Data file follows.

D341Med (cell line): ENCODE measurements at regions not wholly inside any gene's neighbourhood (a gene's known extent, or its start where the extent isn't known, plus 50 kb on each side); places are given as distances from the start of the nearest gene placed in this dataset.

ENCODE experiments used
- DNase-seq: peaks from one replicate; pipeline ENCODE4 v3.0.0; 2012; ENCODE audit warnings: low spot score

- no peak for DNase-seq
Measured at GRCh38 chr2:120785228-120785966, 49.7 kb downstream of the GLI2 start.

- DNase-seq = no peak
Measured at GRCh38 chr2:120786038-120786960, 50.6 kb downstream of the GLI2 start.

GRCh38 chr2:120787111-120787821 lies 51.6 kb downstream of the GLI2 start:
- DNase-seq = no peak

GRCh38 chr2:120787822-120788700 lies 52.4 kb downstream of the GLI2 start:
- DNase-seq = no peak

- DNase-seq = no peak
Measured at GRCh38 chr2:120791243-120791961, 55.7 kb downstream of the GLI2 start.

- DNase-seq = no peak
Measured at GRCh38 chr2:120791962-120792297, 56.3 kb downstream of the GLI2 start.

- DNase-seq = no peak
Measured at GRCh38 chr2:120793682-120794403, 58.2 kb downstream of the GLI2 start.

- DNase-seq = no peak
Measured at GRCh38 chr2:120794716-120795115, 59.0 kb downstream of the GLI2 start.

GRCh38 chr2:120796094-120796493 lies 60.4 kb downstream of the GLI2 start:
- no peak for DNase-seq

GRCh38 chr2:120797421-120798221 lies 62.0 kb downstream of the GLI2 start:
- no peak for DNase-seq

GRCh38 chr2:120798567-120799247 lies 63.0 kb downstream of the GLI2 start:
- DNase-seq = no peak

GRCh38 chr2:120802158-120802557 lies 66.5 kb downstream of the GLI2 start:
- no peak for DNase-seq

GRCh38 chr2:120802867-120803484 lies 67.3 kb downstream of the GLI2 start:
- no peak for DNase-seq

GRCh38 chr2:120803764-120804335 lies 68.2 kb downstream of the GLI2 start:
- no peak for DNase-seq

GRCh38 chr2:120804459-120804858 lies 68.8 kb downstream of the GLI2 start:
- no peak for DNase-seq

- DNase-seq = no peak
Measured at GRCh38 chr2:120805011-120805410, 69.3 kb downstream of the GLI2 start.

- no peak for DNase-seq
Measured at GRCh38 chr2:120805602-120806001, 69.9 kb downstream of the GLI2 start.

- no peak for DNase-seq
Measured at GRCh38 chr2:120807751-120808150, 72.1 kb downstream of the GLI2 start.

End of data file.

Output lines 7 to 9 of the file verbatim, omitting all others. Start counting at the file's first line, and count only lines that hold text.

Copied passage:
Measured at GRCh38 chr2:120786038-120786960, 50.6 kb downstream of the GLI2 start.

GRCh38 chr2:120787111-120787821 lies 51.6 kb downstream of the GLI2 start:
- DNase-seq = no peak